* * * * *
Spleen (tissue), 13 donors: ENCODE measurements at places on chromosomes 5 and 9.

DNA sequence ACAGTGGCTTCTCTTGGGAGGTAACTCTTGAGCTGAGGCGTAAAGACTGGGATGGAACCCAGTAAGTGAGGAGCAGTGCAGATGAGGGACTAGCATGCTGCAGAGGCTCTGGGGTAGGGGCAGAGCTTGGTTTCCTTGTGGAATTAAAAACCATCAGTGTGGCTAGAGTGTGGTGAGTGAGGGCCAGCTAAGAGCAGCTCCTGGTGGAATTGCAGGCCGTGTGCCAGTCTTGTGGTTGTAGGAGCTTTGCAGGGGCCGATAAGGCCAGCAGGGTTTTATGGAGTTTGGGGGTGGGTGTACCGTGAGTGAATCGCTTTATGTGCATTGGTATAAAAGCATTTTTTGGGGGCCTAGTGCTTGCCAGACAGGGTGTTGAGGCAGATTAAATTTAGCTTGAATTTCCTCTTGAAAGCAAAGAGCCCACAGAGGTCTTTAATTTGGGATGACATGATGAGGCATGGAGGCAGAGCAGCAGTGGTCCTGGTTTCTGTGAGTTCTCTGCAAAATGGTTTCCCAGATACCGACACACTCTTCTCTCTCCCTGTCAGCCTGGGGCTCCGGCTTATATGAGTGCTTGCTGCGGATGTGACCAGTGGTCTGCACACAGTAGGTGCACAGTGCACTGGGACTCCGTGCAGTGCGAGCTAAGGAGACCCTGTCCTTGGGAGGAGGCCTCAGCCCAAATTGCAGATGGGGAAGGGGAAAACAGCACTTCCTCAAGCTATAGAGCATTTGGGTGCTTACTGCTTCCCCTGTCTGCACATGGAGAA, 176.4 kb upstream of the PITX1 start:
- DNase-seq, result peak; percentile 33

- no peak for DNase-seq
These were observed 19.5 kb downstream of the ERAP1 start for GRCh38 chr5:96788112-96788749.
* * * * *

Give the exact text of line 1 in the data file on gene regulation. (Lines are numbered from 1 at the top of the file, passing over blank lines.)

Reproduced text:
Spleen (tissue), 13 donors: ENCODE measurements at places on chromosomes 5 and 9.